a contrast between what is done and what is expected, or what is said and what is understood. Ex. Verbal Irony: saying the opposite of what one means. / Dramatic Irony: the audience knows something that the characters do not know / Situational Irony: the circumstances are not what we would expect.
A comparison between two seemingly unlike things without the use of "like" or "as". This comparison creates identity. Ex. My love is a rose. / The sea of grass swayed in the wind.
A recurring element within a single literary work.
A device that combines contradictory words for effect, E.g. the wisdom of fools. / 'O happy death'.
An apparent contradiction or absurdity that, upon deeper analysis, contains a degree of truth. Ex. "I must be cruel to be kind" / Amongst friends, but all alone.
A humorous imitation of a piece of writing, film, or drama that mocks the original by exaggerating or distorting some of its salient features.
A literary device in which nature or inanimate things are described in a way that is sympathetic or prophetic about events or the emotions of the characters.
Scenes or passages in a literary work which evoke pity or sorrow.
a metaphor in which human attributes are given to inanimate objects.
A brief introduction to a literary work.
ordinary language or literary expression not marked by rhythm or rhyme is called prose.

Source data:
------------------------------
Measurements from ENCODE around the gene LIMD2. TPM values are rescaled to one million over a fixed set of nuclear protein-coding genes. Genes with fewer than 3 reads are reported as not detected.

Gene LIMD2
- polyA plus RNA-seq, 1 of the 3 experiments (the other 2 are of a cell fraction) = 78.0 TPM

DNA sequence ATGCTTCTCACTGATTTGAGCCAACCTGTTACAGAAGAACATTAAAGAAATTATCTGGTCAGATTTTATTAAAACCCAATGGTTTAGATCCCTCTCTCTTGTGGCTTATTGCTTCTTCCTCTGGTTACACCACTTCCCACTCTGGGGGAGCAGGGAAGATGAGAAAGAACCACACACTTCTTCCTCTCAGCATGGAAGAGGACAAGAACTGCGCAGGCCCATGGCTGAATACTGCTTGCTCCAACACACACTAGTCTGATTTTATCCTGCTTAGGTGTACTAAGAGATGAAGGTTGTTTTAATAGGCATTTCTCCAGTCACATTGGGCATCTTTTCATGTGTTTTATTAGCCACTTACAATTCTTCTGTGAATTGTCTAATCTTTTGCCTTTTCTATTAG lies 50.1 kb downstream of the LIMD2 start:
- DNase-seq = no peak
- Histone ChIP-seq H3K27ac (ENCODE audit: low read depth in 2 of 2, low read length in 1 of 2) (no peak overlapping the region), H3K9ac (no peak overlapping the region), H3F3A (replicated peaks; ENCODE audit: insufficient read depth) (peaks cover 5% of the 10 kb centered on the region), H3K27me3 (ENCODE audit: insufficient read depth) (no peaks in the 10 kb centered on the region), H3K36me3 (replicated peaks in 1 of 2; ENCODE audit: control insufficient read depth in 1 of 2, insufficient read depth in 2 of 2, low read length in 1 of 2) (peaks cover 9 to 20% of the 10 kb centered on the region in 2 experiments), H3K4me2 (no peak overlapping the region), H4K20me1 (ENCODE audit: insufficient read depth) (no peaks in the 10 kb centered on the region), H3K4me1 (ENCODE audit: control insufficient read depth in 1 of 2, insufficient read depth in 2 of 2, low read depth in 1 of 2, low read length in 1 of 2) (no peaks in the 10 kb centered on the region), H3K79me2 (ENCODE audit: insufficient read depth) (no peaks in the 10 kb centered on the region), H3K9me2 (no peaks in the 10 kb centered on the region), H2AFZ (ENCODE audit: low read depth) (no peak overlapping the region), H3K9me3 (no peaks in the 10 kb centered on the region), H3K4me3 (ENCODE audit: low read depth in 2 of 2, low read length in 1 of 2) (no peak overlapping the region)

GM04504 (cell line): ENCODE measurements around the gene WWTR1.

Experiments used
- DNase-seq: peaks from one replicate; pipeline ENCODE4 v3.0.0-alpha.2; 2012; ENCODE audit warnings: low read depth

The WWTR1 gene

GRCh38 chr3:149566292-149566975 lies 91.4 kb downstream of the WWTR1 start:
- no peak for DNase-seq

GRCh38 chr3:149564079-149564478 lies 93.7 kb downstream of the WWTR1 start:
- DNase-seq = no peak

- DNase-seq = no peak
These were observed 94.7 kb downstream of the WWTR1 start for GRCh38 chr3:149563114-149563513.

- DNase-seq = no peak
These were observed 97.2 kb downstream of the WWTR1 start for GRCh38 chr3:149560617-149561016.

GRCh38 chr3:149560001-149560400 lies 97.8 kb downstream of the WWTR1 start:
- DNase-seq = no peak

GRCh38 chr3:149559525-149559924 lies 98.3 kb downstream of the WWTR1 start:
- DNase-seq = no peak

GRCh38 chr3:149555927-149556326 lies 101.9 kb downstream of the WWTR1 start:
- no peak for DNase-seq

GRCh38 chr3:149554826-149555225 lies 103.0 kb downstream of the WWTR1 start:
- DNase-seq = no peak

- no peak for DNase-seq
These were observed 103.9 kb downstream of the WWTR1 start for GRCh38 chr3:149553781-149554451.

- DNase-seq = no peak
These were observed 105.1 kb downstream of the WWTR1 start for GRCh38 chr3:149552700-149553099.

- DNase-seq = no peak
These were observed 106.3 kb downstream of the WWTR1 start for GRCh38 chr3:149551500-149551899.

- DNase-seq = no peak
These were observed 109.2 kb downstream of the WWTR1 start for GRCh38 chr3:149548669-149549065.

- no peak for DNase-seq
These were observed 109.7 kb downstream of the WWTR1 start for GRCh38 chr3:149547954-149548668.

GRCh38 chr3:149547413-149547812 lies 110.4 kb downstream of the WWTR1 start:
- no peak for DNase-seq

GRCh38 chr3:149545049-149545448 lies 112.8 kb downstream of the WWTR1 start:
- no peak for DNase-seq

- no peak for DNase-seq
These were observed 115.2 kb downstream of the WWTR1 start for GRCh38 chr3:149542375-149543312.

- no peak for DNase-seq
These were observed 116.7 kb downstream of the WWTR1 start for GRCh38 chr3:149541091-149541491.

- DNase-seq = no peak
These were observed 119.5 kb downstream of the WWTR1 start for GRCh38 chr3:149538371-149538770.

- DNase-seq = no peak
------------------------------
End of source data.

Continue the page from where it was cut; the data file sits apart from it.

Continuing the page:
The outcome of the climax - the answer to the main conflict.
A literary work that deliberately attacks and ridicules human vices and follies, often with the purpose of teaching a lesson or encouraging change. Satire can be light-hearted or biting, depending on the object of the satirist's attack. The satirist's tools are exaggeration and irony. The satirist points to the difference between the ideal - a world based on common sense and moral standards - and the real, which may be silly, vicious, alienating, or immoral.
the place and time of a story, play, or poem.
A figure of speech that makes a comparison between two seemingly unlike things using a connective word, such as "like" or "as". Ex. Strong as an ox. Striped like a skunk.
A type of flat character who is easily recognized and who serves a familiar function.
Refers to the distinctive way a person writes. It is the sum effect of the author's choice of voice, vocabulary, sentence structure, sentence length, tone, and use of devices such as onomatopoeia, and rhythm.
The condition of being uncertain about an outcome, used by writers to create tension, excitement, or anxiety.
A symbol is literary device that contains several layers of meaning, often concealed at first sight, and is representative of several other aspects, concepts or traits than those that are visible in the literal translation alone. Symbol is using an object or action that means something more than its literal meaning.
a central or dominating idea, thesis, or meaning of a literary work, usually implied rather than directly stated. A thematic statement, always expressed as a sentence, is a statement of a reader's understanding of theme in a story. For example, a theme in the short story "The Fall of a City" is the insensitivity of adults in socializing children into accepted standards of behavior.
The attitude a writer expresses toward his or her subject and toward the presumed audience. The tone or writing may be formal or informal, personal or impersonal, angry or cheerful, bitter or hopeful, and so on.
The appearance of reality or semblance of truth and reality. The term is used in criticism to indicate the degree to which a writer faithfully presents the truth.